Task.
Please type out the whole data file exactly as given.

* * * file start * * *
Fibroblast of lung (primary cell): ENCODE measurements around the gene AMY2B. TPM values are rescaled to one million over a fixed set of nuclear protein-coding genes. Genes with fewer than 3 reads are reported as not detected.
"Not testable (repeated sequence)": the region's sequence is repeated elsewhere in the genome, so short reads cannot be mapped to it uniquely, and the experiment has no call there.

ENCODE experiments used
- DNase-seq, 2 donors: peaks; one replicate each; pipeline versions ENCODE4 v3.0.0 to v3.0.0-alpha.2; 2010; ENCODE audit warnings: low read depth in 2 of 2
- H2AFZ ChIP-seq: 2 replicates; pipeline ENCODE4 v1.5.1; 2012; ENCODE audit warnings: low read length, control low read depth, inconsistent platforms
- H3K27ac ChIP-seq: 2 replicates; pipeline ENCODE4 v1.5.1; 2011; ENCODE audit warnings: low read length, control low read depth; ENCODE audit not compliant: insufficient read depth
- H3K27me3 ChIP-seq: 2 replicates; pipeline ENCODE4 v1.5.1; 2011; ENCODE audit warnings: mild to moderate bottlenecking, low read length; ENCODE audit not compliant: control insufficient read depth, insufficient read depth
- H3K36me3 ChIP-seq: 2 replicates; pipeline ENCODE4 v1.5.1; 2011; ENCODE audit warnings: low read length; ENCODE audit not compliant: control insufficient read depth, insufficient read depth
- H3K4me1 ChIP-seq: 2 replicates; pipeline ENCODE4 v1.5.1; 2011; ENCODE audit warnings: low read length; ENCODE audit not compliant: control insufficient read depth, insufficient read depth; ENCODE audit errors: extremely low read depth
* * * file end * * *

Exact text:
Fibroblast of lung (primary cell): ENCODE measurements around the gene AMY2B. TPM values are rescaled to one million over a fixed set of nuclear protein-coding genes. Genes with fewer than 3 reads are reported as not detected.
"Not testable (repeated sequence)": the region's sequence is repeated elsewhere in the genome, so short reads cannot be mapped to it uniquely, and the experiment has no call there.

ENCODE experiments used
- DNase-seq, 2 donors: peaks; one replicate each; pipeline versions ENCODE4 v3.0.0 to v3.0.0-alpha.2; 2010; ENCODE audit warnings: low read depth in 2 of 2
- H2AFZ ChIP-seq: 2 replicates; pipeline ENCODE4 v1.5.1; 2012; ENCODE audit warnings: low read length, control low read depth, inconsistent platforms
- H3K27ac ChIP-seq: 2 replicates; pipeline ENCODE4 v1.5.1; 2011; ENCODE audit warnings: low read length, control low read depth; ENCODE audit not compliant: insufficient read depth
- H3K27me3 ChIP-seq: 2 replicates; pipeline ENCODE4 v1.5.1; 2011; ENCODE audit warnings: mild to moderate bottlenecking, low read length; ENCODE audit not compliant: control insufficient read depth, insufficient read depth
- H3K36me3 ChIP-seq: 2 replicates; pipeline ENCODE4 v1.5.1; 2011; ENCODE audit warnings: low read length; ENCODE audit not compliant: control insufficient read depth, insufficient read depth
- H3K4me1 ChIP-seq: 2 replicates; pipeline ENCODE4 v1.5.1; 2011; ENCODE audit warnings: low read length; ENCODE audit not compliant: control insufficient read depth, insufficient read depth; ENCODE audit errors: extremely low read depth